man a fish and he eats for a day. Teach a man to fish and he eats for a
lifetime." You are about to give the customer a fish. Is there a way,
instead, that you can teach customers to fish, so that they might answer
similar questions for themselves in the future? If so, spend the extra few
minutes to do so. You will have exceeded their expectations by making them
smarter and more self-sufficient AND you will save your company time and
money in the future.
No communication is an isolated incident. It ALL relates. And, each is an
opportunity to reinforce or detract from the relationship. Ensure that you
acknowledge that this "bigger picture" exists.
Special handling procedures when emotionally charged
Have you ever drafted a letter or email while emotionally charged, sent
it, and very shortly thereafter wished you could retract it? Have you even
laid awake at night thinking about the impact it may have? If you are
honest with yourself, you have probably done this. Following are 4 simple
steps you can take to ensure that your communications are not clouded by
emotion which may impact your (otherwise) good judgment, common courtesy
Let it sit (24 hours, if possible)
Revise and send, or...delete it and forget about it...
In summary, this
article shares practical (if not simple) strategies to ensure that your
written communications effectively support the overall customer
relationship. Consider them well, or expect to spend (waste) time
clarifying prior communications, recovering from errors resulting from
miscommunications and mending broken relationships.
View previous articles in this series.
Thumbs Up / Thumbs Down
This column is
devoted to memorable customer experiences, the good, the bad, and the
ugly. This issue provides a less than satisfactory customer experience:
I recently took my car into the dealership to have them investigate a
thumping sound that occurred while turning sharply at very slow speeds. I
normally take my cars into the local garage, but this seemed to be more
specialized and I thought the dealer would be able to fix the problem.
Since the car was due for a 150,000 mile checkup, I authorized that
service as well.
I made arrangements to drop off the car and juggle schedules with the
remaining car. The next day, the front desk manager called to inform me
that the 150,000 checkup revealed that I would need new brakes (at $700
for each of the four brakes -- $2800!) and a new fog light ($200!!).
OUTRAGEOUS!!! The front desk manager was the consummate customer service
professional – courteous, empathetic, understanding. Yet, due to the cost,
I declined the services. Later that day, I was notified that that the car
was ready and cost $1200 for new shocks/struts to take care of the
thumping problem and $200 for the checkup (which amounted to an oil
When I picked up the car, there was no difference in the thumping sound –
it was still there. I called the front desk manager who was very eager to
help me out; he told me to bring the car back the next morning to take the
service manager out on a road test. The front desk manager was very
apologetic yet professional. The next day during the road test, the
service manager confirmed that the struts and shocks weren't causing the
noise; the part needed was a propeller shaft – something that would take
an additional $1600 to fix. DOUBLE OUCH!!! After negotiating with the
front desk manager, I whittled the price down to $500.
With the new propeller shaft, the thumping problem was finally taken care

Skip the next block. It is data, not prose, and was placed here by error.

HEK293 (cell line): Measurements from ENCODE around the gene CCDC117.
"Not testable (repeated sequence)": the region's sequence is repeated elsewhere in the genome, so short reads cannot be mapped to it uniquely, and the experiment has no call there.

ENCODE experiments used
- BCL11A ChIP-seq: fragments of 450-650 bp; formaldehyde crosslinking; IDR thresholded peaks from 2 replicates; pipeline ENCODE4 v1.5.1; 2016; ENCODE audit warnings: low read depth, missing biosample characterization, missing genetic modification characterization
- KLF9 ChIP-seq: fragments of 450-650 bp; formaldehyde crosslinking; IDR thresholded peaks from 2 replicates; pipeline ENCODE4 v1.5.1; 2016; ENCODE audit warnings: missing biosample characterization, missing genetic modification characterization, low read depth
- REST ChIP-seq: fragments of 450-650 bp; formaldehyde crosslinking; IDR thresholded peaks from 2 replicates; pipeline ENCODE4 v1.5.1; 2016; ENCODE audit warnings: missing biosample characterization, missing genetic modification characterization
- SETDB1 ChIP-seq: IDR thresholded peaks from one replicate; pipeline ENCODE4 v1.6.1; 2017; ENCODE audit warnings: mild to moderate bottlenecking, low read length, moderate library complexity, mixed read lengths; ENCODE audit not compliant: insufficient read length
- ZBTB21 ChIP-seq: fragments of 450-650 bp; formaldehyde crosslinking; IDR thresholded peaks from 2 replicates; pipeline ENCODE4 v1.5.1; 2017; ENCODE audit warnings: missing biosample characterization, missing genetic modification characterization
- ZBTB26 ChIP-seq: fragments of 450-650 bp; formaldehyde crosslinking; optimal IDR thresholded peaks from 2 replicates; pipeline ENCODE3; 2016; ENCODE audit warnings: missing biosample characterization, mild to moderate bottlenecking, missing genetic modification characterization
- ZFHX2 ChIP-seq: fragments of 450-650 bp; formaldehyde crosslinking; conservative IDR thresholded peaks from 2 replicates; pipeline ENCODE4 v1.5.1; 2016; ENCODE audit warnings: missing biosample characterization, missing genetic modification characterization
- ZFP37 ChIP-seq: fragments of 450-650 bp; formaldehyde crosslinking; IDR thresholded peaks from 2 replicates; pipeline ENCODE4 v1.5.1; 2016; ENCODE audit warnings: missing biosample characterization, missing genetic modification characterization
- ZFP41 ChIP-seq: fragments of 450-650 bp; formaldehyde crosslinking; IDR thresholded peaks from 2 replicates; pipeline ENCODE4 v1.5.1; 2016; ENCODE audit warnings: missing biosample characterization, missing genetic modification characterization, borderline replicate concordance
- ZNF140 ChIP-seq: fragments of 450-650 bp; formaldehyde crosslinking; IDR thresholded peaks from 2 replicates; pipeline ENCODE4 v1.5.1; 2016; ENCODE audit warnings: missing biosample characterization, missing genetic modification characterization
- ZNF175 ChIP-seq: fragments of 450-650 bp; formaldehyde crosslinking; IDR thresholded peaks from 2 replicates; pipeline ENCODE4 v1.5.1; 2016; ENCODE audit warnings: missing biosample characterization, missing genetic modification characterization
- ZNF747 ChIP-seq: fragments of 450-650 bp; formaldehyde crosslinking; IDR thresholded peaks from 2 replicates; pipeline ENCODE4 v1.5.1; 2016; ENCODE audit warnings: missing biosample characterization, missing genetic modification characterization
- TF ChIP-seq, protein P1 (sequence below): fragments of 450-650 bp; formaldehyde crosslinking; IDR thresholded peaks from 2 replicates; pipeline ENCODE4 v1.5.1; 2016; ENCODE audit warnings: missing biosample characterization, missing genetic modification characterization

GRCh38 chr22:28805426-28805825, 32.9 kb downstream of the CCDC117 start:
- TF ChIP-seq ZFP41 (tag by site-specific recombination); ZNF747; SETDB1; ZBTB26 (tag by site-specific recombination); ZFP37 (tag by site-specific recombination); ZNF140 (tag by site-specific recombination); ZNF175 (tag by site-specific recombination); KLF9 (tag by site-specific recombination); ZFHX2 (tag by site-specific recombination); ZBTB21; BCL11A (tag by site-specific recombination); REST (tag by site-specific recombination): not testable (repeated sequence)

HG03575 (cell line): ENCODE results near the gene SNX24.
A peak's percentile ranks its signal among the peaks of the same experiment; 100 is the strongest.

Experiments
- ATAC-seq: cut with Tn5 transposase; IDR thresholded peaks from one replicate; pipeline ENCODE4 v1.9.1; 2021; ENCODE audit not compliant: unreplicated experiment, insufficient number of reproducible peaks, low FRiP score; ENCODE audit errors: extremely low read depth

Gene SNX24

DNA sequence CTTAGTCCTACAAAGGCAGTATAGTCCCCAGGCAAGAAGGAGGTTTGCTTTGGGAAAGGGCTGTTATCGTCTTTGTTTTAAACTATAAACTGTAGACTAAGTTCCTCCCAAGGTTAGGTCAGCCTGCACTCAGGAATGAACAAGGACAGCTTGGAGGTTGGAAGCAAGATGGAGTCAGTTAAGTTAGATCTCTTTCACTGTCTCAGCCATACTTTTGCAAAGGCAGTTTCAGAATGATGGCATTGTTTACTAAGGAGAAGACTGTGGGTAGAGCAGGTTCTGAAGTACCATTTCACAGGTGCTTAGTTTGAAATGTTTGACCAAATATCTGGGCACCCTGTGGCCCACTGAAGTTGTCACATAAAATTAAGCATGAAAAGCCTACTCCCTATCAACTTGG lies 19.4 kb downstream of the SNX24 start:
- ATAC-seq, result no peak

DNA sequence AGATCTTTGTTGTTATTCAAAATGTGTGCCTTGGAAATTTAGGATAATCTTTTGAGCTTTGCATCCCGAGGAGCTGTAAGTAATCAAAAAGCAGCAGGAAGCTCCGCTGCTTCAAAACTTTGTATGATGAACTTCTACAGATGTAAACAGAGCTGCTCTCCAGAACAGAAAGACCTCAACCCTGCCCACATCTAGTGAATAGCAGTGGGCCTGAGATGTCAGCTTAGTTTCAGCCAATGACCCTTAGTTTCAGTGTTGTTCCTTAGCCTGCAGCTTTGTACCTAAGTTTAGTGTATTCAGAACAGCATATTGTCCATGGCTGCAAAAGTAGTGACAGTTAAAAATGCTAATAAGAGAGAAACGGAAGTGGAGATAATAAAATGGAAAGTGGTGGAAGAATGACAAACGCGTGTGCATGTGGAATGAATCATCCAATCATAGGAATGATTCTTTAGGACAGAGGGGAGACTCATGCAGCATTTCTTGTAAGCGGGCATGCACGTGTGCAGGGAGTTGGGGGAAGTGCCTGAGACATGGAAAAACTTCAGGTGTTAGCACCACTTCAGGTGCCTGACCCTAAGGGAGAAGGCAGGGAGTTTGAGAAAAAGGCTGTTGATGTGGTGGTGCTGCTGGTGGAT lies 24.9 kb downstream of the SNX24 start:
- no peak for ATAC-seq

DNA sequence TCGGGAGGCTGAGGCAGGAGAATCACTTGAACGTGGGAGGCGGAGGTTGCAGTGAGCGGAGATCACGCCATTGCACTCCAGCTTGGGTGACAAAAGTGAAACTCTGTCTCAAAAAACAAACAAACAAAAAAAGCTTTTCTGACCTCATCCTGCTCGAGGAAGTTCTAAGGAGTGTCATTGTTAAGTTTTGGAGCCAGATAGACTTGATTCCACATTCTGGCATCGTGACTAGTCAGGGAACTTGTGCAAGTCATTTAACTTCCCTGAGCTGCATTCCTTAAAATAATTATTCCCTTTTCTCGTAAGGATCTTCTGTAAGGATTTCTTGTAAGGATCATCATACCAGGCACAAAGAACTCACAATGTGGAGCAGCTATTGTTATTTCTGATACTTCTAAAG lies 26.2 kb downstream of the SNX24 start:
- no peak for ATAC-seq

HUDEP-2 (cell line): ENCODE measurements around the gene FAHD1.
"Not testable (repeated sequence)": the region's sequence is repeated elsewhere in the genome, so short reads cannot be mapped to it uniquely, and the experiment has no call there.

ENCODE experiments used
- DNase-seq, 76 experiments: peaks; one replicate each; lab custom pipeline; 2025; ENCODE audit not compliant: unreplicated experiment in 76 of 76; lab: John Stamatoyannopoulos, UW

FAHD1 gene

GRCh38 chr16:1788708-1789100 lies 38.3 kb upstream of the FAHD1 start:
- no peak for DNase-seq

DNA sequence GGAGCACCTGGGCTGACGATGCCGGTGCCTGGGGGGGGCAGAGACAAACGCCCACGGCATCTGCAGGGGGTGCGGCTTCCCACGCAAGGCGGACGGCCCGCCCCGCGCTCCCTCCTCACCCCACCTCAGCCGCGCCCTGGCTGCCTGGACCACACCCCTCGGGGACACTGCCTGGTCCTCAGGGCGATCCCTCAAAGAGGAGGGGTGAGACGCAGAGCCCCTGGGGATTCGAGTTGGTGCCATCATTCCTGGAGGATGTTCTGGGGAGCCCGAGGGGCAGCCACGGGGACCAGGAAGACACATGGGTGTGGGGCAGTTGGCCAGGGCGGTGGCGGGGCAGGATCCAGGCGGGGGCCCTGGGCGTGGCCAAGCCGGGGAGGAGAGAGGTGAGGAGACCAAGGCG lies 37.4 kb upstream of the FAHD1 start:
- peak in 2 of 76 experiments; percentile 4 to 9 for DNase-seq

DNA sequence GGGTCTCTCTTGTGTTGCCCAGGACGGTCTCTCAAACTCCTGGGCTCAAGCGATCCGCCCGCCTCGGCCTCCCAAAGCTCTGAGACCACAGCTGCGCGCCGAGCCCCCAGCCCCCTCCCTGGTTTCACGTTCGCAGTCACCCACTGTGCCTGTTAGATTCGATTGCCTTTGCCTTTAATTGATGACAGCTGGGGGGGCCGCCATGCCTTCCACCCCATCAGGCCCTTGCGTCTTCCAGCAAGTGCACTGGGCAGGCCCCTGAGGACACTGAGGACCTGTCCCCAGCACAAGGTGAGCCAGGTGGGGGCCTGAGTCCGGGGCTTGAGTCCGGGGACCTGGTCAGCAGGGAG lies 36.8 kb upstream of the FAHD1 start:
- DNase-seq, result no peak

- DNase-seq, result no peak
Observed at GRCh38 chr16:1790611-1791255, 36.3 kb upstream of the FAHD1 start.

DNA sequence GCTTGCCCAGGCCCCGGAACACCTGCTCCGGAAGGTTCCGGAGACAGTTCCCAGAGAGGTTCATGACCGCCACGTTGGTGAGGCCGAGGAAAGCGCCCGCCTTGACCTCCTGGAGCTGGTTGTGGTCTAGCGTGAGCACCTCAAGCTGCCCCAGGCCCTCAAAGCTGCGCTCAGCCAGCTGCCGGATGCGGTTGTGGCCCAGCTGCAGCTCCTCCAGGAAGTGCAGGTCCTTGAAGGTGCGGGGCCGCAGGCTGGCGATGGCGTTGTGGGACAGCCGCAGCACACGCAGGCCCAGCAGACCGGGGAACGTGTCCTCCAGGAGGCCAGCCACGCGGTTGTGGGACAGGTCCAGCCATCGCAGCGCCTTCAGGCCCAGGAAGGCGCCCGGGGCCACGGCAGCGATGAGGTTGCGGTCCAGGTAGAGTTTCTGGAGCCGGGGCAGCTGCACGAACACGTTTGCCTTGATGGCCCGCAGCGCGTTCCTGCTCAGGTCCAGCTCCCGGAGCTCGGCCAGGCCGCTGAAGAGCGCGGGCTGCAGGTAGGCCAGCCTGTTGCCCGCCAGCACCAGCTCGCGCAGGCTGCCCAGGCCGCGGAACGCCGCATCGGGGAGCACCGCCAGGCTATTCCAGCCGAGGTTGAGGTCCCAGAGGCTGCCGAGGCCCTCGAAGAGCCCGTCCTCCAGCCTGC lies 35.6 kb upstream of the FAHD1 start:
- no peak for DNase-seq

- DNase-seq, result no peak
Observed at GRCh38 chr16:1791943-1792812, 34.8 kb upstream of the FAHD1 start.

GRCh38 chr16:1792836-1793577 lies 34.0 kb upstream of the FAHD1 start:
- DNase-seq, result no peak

of and the front desk manager displayed all of the skills of a highly
trained and capable customer service professional. Yet, I will never go
back to that dealership because I feel taken advantage of by the
outrageous fees of the back end service department. My feelings of price
gouging were confirmed when my local garage charged me $40 for the fog
light and $1020 for the brakes.
Editor's note: In his submission to
us, this customer hit the nail on the head: great front-end customer
service doesn't compensate for poor back end service. The entire
company must be aligned to the needs of the customer…that is the essence
of being customer centric. For more information on how to become customer
centric, check out the Sbusiness cover story
Embarking on the Journey to Customer Centricity, written by CCI
President Craig Bailey.
Have your own customer service experience to share?
View previous Thumbs Up/Thumbs Down articles.
+ Customer Advocacy - The Written Word
+ Thumbs Up/Thumbs Down
+ Book Recommendation
If you have received this newsletter from a friend
and would like to subscribe:
here to subscribe
View previous newsletters
In her CRM
Striking the Right Balance, Andrea Ayers discusses the importance of a
holistic approach to customer service, where both the bottom line and
customer satisfaction are considered. Neither should be over-stressed at
the expense of the other. As she writes: Losing customers because of a
poorly thought-out plan can be much more costly than maintaining contact
centers in markets with higher labor rates.
A Message from Craig
Support Hunger Relief
is an issue that continues to be very important to me and I have decided
to get involved! For the 3rd year in a row I am walking in the CROP WALK
and I need your help. CROP WALK is sponsored by Church World Services (CWS),
which has received a ranking of "Excellent" from the American Institute of
Please consider making a donation to my efforts. Your donation supports
programs that work to solve this world-wide challenge, including
responding to relief efforts associated with such devastating events as
You can help by making a donation via
my personal donation page where you can make a secure online credit
card donation. If you would prefer to make an "offline" donation, let me
Thank you for your support in helping to solve hunger.
Support Craig and CWS
About Customer Centricity, Inc.
We strengthen overall company performance through
better service delivery and management.
We boost efficiencies in front-line customer service and technical support
teams, order processing, fulfillment, field service, logistics and other
key operations functions.
In short, we align the resources of your organization to exceed your
customers' expectations in the most effective and efficient manner
See What Our Customers Say